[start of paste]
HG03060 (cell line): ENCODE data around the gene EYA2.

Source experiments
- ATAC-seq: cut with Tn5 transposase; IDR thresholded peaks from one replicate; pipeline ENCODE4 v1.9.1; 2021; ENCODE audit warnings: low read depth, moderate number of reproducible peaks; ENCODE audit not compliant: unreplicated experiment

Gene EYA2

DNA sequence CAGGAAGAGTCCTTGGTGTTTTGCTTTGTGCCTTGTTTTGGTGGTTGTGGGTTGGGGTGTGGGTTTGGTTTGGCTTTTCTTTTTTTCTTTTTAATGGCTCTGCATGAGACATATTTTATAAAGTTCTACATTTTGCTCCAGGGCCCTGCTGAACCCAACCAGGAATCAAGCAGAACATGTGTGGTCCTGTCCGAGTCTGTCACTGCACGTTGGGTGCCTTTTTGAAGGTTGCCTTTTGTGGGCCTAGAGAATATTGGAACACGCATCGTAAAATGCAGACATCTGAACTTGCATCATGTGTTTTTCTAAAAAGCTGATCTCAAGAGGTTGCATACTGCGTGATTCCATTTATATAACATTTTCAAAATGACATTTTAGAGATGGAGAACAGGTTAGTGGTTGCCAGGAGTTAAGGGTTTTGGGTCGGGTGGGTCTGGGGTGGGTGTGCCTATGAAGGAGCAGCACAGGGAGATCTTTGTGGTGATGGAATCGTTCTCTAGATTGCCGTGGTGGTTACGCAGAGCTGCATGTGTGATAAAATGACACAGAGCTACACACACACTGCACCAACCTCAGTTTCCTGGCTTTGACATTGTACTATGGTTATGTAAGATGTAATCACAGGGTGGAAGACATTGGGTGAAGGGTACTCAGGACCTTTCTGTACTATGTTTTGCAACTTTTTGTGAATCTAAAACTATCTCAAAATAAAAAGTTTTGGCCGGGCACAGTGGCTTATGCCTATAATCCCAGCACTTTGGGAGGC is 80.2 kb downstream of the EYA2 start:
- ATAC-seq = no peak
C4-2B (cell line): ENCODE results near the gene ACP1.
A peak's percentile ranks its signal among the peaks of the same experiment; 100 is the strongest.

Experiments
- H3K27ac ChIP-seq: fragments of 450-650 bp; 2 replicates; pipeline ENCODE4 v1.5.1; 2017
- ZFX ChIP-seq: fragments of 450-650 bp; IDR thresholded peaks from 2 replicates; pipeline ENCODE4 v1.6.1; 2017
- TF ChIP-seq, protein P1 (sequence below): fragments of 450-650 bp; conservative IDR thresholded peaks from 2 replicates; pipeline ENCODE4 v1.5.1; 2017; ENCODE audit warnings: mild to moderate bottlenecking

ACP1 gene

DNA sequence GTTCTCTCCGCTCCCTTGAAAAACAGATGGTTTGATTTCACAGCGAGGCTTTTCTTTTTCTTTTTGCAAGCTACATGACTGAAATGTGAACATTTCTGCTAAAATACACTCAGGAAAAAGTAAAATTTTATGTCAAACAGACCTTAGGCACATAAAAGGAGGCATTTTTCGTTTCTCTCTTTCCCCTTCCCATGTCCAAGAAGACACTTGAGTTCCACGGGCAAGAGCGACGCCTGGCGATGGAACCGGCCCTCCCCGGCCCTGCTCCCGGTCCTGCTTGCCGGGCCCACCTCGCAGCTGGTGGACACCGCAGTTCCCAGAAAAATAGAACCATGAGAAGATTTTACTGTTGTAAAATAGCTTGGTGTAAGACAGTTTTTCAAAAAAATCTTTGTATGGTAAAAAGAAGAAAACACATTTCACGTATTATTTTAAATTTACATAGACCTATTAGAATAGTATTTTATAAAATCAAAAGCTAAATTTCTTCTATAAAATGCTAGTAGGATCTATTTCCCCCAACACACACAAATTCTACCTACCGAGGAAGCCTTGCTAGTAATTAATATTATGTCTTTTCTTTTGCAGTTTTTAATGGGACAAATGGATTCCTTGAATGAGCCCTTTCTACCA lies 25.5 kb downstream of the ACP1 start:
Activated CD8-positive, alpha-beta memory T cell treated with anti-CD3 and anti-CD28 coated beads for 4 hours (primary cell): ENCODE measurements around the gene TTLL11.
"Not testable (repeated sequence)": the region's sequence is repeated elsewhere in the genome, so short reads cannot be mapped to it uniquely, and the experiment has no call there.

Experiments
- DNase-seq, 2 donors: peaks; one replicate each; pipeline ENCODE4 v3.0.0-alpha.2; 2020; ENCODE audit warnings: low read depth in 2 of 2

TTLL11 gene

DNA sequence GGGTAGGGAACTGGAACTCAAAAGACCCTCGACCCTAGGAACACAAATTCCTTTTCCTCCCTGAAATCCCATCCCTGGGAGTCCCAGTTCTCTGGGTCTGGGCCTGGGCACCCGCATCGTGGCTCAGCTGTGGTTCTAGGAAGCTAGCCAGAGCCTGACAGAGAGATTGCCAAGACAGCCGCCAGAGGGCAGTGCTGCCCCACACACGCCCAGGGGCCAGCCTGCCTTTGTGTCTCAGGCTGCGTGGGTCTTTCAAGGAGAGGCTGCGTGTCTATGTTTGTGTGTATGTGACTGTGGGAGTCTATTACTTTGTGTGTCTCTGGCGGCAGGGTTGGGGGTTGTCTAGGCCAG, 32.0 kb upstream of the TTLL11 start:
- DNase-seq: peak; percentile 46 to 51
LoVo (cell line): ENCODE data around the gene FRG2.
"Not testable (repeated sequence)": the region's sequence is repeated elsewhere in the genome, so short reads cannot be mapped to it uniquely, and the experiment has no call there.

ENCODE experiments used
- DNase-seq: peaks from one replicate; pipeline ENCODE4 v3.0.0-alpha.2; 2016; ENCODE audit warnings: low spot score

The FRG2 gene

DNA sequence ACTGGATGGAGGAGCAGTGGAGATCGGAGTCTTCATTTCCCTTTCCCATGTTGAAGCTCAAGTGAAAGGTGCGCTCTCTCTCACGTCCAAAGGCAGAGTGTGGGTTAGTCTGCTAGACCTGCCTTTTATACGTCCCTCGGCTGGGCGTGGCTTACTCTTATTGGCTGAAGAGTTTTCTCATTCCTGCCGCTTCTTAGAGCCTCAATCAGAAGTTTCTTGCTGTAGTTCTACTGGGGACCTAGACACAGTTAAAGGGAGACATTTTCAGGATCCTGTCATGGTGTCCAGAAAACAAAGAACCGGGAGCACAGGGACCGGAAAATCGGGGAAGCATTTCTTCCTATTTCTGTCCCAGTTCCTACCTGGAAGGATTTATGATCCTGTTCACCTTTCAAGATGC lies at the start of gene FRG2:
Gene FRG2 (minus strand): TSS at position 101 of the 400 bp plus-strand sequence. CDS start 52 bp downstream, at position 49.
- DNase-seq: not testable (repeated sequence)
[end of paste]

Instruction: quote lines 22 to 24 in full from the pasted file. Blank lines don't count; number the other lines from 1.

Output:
LoVo (cell line): ENCODE data around the gene FRG2.
"Not testable (repeated sequence)": the region's sequence is repeated elsewhere in the genome, so short reads cannot be mapped to it uniquely, and the experiment has no call there.

ENCODE experiments used